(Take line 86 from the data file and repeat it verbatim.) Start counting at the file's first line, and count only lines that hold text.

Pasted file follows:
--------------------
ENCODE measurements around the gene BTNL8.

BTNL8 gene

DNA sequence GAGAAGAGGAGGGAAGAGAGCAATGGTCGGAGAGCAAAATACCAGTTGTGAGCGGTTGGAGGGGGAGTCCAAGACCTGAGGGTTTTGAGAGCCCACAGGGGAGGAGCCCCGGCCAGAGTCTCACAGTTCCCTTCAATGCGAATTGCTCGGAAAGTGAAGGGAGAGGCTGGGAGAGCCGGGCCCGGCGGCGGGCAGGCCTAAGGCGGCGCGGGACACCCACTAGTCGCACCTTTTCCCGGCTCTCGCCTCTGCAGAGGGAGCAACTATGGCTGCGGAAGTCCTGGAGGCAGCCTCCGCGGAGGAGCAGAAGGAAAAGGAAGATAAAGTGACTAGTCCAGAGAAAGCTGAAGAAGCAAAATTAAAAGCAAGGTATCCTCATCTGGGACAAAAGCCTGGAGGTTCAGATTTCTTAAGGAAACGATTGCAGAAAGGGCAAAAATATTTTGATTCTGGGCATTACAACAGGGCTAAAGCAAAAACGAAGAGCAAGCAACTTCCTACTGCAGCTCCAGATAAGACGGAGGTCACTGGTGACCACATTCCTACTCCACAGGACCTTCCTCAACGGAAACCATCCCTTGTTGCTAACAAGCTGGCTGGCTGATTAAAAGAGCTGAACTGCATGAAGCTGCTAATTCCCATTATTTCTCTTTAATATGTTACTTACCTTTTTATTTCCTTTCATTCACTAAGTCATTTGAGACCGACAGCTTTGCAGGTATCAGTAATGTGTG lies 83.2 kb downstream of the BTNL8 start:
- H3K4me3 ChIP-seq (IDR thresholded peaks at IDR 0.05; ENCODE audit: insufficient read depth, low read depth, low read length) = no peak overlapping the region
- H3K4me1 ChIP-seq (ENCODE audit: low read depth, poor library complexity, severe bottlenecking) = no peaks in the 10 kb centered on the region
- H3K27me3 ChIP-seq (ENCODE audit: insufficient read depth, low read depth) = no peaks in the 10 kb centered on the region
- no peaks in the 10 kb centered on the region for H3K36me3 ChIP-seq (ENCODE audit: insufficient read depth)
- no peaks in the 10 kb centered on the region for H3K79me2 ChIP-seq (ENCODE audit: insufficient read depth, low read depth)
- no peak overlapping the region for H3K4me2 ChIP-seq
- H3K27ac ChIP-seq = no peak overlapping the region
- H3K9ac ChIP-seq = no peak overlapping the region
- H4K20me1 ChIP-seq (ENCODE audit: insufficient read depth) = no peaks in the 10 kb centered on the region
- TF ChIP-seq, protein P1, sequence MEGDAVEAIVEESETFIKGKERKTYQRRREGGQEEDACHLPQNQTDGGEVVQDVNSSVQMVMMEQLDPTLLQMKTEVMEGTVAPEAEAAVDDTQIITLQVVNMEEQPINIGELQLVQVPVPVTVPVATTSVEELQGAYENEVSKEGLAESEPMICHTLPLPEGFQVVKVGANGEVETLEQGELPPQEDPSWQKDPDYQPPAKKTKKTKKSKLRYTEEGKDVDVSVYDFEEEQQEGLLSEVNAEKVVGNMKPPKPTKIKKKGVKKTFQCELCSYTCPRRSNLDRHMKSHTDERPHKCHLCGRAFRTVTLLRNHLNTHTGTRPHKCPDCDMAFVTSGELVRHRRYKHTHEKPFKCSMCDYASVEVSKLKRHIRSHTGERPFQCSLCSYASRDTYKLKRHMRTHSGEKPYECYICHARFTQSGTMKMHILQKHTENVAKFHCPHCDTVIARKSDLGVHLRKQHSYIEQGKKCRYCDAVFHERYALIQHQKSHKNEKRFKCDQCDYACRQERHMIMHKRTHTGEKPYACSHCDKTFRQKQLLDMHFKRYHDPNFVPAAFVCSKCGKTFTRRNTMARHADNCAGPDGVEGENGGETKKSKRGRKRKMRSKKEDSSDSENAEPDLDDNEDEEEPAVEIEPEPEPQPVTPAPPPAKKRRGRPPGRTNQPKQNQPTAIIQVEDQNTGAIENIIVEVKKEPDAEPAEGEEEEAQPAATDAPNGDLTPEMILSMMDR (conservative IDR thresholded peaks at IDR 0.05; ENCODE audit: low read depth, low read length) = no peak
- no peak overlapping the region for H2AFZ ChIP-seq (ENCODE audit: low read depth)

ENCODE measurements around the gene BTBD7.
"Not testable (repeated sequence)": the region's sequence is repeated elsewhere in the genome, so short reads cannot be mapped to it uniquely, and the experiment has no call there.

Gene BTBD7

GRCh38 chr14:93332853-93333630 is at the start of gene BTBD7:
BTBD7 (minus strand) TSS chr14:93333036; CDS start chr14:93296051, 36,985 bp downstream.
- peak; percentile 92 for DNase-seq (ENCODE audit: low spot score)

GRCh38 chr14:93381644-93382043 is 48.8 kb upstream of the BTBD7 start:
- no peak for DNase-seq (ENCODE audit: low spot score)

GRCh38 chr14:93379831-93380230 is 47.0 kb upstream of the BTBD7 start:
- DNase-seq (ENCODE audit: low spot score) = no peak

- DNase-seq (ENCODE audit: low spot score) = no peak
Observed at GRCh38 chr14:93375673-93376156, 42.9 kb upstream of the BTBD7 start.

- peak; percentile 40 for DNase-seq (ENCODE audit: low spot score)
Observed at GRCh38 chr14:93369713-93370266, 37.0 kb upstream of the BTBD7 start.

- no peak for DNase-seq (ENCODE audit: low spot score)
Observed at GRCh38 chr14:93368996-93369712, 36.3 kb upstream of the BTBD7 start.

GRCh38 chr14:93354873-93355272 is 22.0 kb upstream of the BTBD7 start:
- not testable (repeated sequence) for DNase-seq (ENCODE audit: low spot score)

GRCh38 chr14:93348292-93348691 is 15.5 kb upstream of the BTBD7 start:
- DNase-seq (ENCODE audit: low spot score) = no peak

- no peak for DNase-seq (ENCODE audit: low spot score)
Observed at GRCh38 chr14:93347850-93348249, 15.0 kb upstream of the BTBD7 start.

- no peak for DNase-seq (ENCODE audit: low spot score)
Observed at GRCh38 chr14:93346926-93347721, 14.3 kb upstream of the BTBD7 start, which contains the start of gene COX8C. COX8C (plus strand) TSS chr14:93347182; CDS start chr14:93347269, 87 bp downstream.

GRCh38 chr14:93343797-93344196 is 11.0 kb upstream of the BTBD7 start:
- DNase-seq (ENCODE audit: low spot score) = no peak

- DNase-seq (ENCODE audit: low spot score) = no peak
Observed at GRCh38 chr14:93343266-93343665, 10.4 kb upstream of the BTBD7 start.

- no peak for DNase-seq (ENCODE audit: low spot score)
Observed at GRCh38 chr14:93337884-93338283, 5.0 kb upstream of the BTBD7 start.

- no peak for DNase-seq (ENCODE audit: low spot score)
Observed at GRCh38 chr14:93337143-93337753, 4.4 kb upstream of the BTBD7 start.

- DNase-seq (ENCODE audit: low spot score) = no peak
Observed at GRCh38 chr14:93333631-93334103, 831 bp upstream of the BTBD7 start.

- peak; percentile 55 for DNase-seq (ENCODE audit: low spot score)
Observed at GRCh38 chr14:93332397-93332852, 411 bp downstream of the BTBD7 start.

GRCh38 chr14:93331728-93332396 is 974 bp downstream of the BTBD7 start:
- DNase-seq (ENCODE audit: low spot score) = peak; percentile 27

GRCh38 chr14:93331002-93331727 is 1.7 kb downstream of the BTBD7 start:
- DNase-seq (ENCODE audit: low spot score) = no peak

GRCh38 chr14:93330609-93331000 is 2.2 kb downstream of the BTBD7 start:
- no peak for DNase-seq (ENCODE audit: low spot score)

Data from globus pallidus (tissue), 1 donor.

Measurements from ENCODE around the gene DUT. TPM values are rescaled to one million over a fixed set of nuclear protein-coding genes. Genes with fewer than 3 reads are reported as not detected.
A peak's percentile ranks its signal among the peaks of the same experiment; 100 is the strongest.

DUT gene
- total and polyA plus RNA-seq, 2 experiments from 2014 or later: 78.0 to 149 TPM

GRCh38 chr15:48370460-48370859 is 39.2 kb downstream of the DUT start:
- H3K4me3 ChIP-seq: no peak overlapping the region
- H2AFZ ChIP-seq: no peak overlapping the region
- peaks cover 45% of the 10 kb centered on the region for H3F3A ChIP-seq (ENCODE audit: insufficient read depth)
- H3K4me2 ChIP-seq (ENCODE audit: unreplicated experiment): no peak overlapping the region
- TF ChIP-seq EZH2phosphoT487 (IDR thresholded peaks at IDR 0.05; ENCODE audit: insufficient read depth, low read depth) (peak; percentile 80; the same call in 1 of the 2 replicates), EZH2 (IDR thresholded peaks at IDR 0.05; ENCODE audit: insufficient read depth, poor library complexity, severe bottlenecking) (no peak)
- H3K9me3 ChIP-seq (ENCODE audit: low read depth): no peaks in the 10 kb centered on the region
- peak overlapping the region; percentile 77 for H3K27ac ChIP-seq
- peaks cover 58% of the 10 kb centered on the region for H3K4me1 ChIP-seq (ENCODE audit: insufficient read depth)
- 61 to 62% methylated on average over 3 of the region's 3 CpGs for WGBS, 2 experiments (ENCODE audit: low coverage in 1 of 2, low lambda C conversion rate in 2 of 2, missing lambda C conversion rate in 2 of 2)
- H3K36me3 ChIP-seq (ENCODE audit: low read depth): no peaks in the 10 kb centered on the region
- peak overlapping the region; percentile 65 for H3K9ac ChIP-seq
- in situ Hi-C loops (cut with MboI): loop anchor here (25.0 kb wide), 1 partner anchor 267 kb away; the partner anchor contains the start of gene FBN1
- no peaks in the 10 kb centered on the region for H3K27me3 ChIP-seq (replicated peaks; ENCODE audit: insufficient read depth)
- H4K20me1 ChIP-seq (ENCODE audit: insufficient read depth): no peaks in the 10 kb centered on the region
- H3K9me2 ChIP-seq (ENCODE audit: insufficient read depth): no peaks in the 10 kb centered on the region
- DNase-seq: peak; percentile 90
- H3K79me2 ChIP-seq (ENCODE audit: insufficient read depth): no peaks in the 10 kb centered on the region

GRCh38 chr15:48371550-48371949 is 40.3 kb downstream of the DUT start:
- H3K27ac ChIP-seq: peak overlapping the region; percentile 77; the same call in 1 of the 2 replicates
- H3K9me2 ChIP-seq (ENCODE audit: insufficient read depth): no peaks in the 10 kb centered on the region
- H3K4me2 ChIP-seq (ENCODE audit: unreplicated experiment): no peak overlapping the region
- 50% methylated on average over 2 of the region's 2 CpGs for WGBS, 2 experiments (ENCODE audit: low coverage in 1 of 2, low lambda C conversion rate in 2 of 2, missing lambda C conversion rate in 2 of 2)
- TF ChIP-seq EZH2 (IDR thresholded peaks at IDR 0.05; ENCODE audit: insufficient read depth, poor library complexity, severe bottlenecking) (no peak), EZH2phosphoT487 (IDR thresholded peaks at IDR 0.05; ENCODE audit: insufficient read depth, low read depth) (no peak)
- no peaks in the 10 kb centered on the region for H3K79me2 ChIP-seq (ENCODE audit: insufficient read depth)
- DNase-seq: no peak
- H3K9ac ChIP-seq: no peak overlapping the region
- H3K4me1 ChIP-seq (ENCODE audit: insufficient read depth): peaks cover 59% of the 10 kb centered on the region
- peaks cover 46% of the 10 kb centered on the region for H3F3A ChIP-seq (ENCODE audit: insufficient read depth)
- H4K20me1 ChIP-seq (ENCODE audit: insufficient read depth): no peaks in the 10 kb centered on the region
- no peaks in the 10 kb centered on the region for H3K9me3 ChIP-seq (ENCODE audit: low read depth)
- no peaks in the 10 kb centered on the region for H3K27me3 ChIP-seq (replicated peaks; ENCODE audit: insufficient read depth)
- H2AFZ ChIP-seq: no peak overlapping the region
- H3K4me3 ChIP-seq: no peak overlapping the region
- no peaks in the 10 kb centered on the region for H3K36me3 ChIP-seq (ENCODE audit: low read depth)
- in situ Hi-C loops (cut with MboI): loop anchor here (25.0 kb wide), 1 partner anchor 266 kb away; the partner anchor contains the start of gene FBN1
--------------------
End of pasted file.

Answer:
- no peaks in the 10 kb centered on the region for H3K79me2 ChIP-seq (ENCODE audit: insufficient read depth)